Annual flowers are like Rodney Dangerfield: They "don't get no respect." However, if you have no annuals in your garden at all, you are missing out on one of life's joys and a whole lot of color. Let's discover some of the best and easiest annual flowers—including beautiful pictures!
Annuals provide gardens with all-season color, but they have to be replanted every year, so they often get the cold shoulder. Perennials are the garden divas; they give one outstanding performance a year and retire to the background to bloom against some time next year. Annuals are the hardworking chorus line, kicking up their heels all summer long.
Salvia 'Lighthouse' will add a pop of color to a drab spot in the garden.
At our farmers' market, I have seen shoppers fall in love with an interesting annual in bloom, all ready to take it home until they hear that it is "only" an annual and then they drop it like it was on fire. However, there are many reasons to have annual flowers.
Life without zinnias? Not worth living!Bumblebees and butterflies will also enjoy your zinnias.
The Benefits of Annual Flowers
So what's the point of annual flowers? They have many advantages and compliment perennials well. Here's how I use annuals:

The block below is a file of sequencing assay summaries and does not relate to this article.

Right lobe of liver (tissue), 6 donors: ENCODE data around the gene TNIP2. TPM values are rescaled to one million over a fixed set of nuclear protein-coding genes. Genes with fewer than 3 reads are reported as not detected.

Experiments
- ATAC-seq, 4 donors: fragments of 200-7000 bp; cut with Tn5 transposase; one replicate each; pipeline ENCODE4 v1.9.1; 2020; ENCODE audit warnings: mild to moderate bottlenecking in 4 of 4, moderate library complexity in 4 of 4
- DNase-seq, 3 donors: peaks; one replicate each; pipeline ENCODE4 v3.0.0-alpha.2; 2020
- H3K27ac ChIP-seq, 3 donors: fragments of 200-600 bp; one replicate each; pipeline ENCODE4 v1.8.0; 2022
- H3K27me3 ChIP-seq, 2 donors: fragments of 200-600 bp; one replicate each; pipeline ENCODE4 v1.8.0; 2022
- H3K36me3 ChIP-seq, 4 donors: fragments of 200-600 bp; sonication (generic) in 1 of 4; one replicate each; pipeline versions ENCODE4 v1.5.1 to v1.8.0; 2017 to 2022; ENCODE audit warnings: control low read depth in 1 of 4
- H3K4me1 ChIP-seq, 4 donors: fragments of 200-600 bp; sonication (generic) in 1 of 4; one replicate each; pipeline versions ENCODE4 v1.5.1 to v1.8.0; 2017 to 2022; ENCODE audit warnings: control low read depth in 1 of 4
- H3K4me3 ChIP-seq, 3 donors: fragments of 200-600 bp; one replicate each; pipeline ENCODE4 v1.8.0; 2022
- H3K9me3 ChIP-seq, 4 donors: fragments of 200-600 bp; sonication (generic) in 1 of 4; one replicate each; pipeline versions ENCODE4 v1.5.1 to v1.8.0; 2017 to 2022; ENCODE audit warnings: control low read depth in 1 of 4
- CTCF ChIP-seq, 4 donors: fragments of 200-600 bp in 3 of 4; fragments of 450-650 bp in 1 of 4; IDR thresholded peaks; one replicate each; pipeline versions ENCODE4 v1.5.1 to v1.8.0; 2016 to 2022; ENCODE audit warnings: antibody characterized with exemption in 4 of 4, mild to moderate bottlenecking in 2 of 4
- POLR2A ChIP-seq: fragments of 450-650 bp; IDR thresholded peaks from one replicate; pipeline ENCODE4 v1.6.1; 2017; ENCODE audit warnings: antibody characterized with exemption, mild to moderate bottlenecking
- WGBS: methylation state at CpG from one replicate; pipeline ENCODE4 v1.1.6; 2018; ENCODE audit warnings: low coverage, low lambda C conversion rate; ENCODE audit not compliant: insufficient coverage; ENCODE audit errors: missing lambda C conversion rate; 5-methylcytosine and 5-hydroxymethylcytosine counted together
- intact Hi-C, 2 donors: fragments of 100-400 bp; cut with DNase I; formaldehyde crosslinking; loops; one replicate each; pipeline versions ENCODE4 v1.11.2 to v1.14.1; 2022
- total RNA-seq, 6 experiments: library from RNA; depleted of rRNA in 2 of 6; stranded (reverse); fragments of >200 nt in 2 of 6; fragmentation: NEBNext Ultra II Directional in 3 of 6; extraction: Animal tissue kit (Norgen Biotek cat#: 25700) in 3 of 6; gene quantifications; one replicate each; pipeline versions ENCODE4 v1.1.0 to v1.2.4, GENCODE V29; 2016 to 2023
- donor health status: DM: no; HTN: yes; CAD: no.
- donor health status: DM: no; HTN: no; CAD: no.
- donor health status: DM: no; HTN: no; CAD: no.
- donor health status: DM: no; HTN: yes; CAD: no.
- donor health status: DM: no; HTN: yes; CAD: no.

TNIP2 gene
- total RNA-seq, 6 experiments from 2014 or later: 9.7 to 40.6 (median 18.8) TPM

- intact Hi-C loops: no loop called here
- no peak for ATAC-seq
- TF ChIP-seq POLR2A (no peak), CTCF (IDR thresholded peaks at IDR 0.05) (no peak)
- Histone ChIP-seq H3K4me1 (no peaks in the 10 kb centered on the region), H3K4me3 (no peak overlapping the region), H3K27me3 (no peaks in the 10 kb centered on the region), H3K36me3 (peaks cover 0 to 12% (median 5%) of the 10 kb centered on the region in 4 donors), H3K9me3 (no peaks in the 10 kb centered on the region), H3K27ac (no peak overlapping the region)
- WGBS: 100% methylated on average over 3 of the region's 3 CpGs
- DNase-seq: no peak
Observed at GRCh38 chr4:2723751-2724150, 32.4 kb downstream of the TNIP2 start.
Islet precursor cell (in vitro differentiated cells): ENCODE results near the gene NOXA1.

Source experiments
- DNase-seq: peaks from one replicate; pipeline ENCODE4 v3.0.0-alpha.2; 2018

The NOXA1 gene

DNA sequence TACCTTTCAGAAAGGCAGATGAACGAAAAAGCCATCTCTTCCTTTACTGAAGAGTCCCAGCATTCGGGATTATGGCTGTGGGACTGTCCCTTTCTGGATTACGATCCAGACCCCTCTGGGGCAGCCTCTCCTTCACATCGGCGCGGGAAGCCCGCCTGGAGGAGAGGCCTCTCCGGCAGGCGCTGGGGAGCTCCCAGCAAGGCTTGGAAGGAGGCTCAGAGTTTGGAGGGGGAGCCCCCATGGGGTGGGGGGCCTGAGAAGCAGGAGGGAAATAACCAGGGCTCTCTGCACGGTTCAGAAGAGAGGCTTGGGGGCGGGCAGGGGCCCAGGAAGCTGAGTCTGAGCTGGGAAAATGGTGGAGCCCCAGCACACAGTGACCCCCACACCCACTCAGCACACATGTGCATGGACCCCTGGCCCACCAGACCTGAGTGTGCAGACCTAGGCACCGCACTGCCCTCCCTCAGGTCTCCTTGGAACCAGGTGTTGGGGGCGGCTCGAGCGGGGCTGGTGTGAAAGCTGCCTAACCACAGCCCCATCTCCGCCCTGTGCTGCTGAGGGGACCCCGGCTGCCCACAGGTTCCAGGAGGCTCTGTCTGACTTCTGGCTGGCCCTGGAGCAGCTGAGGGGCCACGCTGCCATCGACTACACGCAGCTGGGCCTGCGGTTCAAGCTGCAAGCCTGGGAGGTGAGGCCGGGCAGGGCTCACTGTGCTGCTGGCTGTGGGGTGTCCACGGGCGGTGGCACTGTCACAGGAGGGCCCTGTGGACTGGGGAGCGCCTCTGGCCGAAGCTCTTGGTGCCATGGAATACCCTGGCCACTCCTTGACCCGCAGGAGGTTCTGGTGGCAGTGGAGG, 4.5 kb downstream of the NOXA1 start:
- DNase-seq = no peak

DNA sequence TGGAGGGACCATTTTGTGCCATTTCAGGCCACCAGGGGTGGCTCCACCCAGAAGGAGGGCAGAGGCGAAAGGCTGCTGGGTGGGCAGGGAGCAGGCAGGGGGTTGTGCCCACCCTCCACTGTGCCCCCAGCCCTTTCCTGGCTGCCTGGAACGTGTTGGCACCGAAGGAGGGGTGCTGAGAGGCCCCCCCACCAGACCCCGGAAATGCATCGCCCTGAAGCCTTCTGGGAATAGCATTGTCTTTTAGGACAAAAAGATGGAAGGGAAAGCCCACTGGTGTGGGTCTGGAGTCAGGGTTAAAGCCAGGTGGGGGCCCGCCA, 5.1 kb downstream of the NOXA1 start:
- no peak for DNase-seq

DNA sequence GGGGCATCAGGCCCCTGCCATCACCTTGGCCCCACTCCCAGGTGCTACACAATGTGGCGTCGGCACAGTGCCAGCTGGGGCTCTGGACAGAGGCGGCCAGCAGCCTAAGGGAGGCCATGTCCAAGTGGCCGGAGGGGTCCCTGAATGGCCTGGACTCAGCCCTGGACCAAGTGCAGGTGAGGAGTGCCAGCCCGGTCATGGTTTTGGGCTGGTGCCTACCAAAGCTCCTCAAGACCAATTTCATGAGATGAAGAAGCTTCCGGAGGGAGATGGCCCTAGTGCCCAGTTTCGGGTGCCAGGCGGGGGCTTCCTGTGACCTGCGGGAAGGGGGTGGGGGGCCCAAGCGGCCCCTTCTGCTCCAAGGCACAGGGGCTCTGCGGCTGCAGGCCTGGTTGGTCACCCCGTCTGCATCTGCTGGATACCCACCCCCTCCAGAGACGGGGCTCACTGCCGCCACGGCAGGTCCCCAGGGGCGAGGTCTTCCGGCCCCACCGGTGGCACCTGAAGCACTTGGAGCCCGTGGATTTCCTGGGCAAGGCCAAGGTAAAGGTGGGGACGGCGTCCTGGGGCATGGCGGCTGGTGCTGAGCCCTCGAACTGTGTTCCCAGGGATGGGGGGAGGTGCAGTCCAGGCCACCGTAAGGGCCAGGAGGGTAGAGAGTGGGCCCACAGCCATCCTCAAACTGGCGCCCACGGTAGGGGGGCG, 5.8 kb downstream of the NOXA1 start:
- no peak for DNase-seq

Filling in bare spots
Experimenting with new color combinations
Adding color to containers
Providing cut flowers for bouquets all season long.
Changing the look of the garden every year by growing different annuals
Go from bold and bright to soft pastel or from cottage garden to tropical paradise by switching out your annual plants.
Favorite Annual Flowers
Tall Architectural Annuals
Tall plants look great as centerpieces, against a wall, or to add a touch of drama to the landscape. Examples are Nicotiana sylvestris, sunflowers, and elephant head amaranth.
Photo: The charming, old-fashioned Nicotiana sylvestris (White shooting star) grows five- to six-feet tall.
Photo: Sunflowers may be annuals, but they may self-germinate from dropped seeds!
Photo: Elephant head amaranth. Does it look like elephant heads trumpeting skyward? The plumes hold their color when dry, too!
Moist soil is no problem for cleome (spider flower), torenia (wishbone flower), or monkey flower.
One of my favorite gardens is Celia Thaxter's on Appledore Island off the coast of New Hampshire. Based on the plan of her cutting garden found in her 1894 book An Island Garden, it is almost totally annuals.
Or, plant a mixed border—a mixture of plants including perennials, shrubs, bulbs, vines, and annuals. Don't be afraid to mix it up!